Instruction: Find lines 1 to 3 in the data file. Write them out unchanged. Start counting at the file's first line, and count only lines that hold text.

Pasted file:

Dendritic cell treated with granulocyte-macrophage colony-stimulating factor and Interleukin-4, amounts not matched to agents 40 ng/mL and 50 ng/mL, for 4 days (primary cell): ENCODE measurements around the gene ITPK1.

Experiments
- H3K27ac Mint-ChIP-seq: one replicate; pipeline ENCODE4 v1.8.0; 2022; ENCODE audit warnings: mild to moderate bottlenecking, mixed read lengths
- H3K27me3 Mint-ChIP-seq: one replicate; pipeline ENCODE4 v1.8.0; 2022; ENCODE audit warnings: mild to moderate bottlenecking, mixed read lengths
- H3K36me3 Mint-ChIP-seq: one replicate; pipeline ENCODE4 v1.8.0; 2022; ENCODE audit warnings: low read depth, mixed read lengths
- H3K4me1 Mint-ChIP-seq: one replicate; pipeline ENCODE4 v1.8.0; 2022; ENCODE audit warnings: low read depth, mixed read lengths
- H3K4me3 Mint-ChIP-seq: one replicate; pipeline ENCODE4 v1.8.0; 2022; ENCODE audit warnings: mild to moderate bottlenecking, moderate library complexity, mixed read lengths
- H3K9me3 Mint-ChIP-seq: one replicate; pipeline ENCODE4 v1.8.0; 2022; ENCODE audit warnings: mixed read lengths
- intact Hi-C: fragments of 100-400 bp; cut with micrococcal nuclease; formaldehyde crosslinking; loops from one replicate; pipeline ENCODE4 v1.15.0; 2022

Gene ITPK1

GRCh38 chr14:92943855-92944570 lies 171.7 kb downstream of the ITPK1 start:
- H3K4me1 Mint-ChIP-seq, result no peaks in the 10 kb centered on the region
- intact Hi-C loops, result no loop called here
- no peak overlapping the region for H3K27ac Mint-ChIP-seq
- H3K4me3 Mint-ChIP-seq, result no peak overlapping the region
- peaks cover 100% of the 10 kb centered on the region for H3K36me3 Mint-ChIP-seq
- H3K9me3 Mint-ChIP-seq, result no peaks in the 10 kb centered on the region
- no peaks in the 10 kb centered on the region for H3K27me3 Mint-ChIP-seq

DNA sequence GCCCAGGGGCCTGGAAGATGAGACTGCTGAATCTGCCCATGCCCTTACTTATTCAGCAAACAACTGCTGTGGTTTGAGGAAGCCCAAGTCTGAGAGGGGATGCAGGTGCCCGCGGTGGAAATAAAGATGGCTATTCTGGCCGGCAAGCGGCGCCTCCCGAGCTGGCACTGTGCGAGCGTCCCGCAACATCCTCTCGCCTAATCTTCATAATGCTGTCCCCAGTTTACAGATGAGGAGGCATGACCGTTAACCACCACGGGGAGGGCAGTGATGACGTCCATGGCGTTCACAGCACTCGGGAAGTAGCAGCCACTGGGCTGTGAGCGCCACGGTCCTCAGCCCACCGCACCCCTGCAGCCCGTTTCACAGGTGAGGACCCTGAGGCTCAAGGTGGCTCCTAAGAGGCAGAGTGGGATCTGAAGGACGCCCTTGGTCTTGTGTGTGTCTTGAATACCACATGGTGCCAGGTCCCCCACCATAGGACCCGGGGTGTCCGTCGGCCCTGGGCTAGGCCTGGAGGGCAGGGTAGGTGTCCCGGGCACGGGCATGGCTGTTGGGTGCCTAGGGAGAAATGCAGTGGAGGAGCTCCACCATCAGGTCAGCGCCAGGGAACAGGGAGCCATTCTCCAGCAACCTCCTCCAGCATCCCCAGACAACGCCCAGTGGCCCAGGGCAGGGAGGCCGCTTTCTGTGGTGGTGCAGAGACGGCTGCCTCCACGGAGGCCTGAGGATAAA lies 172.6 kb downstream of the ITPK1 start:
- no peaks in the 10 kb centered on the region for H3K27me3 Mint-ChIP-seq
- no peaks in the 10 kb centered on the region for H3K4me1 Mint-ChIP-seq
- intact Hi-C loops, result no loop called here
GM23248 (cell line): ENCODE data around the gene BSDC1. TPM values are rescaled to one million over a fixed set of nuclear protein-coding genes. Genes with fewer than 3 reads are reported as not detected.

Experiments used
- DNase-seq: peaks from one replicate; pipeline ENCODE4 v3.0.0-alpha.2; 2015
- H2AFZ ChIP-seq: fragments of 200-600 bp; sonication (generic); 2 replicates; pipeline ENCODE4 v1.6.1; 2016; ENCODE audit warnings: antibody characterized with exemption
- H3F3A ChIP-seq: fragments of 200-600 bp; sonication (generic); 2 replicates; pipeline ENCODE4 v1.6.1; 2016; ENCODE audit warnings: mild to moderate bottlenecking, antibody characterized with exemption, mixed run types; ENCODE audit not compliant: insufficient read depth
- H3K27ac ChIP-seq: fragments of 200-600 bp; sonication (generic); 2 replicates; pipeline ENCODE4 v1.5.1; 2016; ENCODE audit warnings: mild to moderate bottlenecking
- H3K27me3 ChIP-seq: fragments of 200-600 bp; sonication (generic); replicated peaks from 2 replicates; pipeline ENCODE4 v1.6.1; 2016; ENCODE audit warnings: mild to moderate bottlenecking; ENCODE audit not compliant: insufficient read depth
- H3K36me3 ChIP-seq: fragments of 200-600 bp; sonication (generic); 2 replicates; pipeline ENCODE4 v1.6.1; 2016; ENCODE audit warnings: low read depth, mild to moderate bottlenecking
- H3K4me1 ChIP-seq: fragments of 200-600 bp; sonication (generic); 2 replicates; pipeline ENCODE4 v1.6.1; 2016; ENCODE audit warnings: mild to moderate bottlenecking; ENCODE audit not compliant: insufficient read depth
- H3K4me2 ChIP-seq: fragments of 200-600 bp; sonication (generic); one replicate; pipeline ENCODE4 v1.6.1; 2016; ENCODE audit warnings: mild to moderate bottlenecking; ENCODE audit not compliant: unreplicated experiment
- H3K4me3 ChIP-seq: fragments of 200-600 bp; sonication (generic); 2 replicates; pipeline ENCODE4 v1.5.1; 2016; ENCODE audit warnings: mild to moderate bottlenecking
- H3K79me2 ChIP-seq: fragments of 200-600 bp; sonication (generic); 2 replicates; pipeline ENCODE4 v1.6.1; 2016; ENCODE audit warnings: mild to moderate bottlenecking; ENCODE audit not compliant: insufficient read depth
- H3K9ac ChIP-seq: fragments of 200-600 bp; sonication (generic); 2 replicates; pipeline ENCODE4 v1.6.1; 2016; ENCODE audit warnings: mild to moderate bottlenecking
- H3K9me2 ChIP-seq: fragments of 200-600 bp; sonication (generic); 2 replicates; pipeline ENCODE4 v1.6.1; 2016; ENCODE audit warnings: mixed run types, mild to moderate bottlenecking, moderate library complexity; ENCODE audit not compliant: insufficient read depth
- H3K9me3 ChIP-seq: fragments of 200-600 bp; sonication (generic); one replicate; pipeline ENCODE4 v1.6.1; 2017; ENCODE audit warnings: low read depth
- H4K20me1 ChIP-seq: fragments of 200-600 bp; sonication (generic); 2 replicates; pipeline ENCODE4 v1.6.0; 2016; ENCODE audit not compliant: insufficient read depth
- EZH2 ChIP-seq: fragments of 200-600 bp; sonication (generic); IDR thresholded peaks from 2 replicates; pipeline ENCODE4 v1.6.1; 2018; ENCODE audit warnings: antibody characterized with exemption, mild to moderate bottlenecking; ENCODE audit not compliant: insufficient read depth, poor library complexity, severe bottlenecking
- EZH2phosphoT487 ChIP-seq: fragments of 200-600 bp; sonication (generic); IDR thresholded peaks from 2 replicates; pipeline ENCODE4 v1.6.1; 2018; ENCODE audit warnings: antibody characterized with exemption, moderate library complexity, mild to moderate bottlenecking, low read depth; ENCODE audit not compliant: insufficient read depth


Dendritic cell treated with granulocyte-macrophage colony-stimulating factor and Interleukin-4, amounts not matched to agents 40 ng/mL and 50 ng/mL, for 4 days (primary cell): ENCODE measurements around the gene ITPK1.

Experiments
- H3K27ac Mint-ChIP-seq: one replicate; pipeline ENCODE4 v1.8.0; 2022; ENCODE audit warnings: mild to moderate bottlenecking, mixed read lengths